This undemocratic and unconstitutional way of passing through legislation that the Americans insist be approved, in the teeth of opposition from a majority of MPs, was ironically employed in passing the constitution itself. Some version of it was passed without an individual voice vote in late August of 2005 (after the deadline set by the Transitional Administrative Law) and then the US embassy went on tinkering with the text right up until the October 15 referendum! It is ironic that when the Americans make their influence felt most strongly in the Iraqi government, that government acts least democratically.
The budget that the parliament sort of passed, on its sixth try, awarded the Kurdistan Regional Government 17% of the $40 billion central government budget, with the proviso that this proportion be revisited in 2009 after a census, to be completed by the end of December, 2008. (Many Arab delegates do not believe the Kurds constitute so large a proportion of the total population of Iraq).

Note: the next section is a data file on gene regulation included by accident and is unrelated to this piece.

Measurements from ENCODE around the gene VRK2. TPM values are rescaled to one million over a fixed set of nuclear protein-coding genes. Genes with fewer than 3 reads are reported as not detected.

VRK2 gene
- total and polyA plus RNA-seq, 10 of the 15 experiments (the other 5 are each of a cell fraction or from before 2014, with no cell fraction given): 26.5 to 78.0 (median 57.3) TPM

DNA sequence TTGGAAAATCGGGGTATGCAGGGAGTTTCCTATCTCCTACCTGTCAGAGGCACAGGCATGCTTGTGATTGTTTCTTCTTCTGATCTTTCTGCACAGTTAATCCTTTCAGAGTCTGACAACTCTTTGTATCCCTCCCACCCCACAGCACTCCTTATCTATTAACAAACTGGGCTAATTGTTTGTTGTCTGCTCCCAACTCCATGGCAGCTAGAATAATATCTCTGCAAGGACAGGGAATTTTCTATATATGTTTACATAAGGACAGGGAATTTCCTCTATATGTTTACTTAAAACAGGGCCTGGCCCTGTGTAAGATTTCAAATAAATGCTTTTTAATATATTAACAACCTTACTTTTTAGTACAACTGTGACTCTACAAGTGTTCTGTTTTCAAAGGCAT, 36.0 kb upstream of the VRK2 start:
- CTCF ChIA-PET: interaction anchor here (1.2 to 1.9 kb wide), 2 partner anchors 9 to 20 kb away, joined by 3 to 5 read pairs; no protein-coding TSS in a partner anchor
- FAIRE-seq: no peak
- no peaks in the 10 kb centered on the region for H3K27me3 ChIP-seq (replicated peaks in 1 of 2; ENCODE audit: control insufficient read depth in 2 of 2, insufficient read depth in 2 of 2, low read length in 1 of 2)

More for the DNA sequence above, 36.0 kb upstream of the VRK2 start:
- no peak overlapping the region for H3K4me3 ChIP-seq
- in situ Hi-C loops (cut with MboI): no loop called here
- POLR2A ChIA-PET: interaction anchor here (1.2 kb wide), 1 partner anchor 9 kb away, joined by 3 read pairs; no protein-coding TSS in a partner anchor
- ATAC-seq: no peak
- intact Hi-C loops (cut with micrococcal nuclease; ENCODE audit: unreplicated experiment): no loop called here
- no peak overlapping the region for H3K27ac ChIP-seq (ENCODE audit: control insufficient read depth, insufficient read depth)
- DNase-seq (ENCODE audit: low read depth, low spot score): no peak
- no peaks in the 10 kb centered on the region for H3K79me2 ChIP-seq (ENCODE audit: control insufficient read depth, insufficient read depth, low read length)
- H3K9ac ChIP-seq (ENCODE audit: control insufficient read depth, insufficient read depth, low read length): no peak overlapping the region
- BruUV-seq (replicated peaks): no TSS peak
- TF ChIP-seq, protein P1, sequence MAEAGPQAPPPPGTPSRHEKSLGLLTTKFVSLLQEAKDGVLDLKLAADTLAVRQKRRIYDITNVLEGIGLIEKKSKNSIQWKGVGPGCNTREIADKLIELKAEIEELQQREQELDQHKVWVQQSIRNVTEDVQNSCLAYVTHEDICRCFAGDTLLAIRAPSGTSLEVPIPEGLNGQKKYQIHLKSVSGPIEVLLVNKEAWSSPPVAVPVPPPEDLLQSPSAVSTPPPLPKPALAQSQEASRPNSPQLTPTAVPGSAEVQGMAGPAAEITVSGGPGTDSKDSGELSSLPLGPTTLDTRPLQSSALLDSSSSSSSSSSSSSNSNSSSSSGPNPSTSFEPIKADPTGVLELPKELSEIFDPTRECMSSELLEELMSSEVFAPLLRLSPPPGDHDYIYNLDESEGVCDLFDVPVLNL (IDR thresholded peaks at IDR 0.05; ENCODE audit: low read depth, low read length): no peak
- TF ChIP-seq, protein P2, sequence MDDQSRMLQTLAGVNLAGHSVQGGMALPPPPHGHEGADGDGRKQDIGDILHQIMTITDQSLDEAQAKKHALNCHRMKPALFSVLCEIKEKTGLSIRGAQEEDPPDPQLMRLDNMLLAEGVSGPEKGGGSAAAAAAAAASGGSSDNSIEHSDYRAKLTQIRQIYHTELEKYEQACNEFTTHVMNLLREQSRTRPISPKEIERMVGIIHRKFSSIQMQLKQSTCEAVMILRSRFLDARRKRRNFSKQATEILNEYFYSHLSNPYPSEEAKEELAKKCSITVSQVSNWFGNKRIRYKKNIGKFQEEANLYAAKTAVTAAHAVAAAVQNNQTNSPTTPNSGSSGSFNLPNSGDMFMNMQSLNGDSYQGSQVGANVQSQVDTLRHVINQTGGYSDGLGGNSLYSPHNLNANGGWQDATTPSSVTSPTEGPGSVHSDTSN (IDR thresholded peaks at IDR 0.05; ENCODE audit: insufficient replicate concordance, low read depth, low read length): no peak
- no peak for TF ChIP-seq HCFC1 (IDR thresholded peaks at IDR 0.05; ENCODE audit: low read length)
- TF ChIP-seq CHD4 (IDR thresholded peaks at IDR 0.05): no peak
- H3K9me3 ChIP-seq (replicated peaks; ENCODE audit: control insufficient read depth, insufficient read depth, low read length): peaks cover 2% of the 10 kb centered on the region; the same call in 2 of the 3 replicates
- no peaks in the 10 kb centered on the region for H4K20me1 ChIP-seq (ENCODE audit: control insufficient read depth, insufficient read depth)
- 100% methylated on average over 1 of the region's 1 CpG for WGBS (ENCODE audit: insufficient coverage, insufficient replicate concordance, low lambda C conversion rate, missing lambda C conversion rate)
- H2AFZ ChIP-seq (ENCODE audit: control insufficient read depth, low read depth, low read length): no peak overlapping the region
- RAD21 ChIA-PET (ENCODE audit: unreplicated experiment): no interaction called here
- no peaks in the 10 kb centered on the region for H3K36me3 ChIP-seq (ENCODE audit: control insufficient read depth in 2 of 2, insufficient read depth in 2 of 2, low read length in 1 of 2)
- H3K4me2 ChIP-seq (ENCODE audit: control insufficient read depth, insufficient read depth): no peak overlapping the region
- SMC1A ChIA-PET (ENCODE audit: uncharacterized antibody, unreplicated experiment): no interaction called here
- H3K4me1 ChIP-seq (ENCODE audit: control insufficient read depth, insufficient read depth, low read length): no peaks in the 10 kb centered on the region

The law of the provinces bestows special prerogatives on them that al-Hayat does not specify. McClatchy says it also sets Oct. 1 as the date for provincial elections.
The setting of a date for provincial elections is extremely important. I have argued that elections in the Sunni Arab-dominated provinces are a necessity for calming Iraq. Diyala, for instance, is 60% Sunni Arab but is ruled by the pro-Iranian Shiite party, the Islamic Supreme Council of Iraq. The Sunni Arabs largely boycotted the provincial elections of January, 2005 (the turnout in al-Anbar was 2%). Thus, virtually none of the governments in the center-north and west of the country has much real legitimacy. It will be easier for the US to turn over security duties to elected provincial authorities who have the backing of significant numbers of Sunni Arabs, and so the elections could pave the way to a US drawdown in those provinces.